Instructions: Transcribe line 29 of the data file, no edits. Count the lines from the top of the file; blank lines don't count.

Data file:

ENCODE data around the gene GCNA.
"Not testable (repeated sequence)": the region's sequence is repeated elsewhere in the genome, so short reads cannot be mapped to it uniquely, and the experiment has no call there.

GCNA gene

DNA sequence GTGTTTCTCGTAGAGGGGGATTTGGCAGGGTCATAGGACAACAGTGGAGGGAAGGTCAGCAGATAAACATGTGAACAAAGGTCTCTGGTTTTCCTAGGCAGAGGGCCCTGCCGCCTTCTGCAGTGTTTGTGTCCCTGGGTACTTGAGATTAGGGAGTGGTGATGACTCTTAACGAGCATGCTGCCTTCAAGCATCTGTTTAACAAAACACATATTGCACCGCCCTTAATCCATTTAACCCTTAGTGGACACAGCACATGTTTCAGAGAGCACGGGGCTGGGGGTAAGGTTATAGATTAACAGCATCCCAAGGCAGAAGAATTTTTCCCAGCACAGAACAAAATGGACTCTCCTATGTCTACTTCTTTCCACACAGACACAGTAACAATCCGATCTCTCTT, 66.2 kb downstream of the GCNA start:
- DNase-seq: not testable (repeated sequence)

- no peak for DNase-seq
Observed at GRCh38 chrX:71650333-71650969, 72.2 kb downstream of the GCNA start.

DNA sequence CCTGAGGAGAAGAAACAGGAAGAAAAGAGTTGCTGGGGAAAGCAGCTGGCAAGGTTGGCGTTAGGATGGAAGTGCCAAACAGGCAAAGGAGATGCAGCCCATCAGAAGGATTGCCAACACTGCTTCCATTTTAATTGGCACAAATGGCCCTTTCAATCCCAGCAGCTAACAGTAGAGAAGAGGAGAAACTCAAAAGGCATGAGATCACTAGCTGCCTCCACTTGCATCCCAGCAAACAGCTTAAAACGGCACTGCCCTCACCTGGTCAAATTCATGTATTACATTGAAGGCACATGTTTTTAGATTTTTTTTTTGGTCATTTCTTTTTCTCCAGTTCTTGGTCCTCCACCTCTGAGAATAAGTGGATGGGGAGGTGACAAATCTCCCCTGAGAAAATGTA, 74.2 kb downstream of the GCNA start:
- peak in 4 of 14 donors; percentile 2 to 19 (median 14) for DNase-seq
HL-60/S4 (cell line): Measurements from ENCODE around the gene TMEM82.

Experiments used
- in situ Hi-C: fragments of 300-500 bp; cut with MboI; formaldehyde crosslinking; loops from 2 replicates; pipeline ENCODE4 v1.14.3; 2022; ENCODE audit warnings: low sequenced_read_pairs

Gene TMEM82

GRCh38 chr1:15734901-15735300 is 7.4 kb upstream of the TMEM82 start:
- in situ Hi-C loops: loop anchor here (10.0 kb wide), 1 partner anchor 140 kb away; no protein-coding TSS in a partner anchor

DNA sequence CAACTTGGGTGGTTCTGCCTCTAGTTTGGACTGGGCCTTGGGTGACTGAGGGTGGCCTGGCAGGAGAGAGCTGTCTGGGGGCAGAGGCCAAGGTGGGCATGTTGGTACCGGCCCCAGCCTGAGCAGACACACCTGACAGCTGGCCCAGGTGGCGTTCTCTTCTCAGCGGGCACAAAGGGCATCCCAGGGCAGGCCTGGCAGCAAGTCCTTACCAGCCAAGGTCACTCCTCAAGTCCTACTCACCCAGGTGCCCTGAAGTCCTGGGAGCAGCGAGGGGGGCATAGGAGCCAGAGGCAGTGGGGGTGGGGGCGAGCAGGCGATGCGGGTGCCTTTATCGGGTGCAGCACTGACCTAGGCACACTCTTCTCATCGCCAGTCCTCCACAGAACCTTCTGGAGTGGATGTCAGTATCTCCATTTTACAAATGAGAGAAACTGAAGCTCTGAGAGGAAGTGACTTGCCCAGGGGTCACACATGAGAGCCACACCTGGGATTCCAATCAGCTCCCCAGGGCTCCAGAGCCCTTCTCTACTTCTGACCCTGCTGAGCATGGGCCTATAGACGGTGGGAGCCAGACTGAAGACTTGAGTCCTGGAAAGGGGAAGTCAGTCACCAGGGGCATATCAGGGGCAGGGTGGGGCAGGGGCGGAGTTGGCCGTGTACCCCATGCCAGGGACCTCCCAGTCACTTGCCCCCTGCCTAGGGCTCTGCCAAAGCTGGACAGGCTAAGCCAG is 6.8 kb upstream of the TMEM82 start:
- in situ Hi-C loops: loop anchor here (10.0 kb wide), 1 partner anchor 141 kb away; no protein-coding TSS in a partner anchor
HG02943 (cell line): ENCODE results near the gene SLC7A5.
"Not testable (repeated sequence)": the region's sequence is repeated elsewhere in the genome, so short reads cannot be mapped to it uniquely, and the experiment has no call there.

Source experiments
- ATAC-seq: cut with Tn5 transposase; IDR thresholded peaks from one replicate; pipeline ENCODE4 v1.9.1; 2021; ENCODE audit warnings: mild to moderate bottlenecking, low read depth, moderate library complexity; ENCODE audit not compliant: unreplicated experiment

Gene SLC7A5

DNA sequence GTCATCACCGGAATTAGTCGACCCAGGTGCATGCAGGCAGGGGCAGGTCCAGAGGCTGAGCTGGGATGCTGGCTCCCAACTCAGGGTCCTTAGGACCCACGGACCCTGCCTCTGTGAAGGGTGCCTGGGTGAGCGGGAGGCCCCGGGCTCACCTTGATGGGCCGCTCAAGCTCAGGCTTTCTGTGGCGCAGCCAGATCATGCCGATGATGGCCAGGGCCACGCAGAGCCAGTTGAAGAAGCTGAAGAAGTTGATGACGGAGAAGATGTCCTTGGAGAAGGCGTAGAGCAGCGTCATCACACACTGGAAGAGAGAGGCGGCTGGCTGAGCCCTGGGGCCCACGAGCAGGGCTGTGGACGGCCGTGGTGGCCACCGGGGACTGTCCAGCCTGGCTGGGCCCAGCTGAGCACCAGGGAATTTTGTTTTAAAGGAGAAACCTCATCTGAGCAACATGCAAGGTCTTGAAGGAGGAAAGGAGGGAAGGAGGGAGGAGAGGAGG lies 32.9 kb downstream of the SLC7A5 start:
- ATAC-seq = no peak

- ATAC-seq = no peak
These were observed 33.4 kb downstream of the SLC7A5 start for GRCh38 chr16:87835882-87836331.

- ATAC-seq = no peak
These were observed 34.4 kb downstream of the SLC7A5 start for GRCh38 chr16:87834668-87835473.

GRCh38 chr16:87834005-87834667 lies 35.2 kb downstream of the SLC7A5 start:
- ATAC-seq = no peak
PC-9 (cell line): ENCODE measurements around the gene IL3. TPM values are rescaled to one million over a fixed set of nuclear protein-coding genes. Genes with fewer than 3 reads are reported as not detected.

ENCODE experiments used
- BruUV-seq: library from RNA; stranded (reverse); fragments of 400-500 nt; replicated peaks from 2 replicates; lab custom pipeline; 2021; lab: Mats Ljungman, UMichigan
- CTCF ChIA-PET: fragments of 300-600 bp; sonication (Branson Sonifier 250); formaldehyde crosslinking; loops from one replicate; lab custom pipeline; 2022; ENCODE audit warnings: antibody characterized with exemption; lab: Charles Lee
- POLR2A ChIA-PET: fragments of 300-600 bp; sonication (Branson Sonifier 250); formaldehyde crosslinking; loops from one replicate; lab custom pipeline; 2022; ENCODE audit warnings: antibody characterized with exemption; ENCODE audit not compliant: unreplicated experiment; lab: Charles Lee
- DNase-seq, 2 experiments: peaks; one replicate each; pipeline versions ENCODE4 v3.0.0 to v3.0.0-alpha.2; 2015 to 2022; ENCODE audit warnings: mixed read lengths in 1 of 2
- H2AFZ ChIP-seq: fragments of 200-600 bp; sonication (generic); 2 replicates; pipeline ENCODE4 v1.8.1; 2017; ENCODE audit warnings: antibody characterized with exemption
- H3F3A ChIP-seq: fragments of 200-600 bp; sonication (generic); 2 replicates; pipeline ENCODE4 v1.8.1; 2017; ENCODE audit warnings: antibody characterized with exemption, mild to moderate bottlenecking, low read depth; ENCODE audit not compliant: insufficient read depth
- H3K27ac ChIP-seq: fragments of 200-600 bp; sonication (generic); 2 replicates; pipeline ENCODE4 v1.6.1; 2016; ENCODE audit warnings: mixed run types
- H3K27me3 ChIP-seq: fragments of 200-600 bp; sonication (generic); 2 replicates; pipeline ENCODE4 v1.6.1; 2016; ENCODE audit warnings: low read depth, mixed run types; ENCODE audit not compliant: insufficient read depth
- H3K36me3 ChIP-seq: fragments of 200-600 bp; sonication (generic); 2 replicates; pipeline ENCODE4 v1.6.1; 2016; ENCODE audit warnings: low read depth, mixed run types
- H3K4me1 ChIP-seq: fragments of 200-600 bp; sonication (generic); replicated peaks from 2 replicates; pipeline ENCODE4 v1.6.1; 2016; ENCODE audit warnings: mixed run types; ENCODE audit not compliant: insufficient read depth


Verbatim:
GRCh38 chr16:87834005-87834667 lies 35.2 kb downstream of the SLC7A5 start: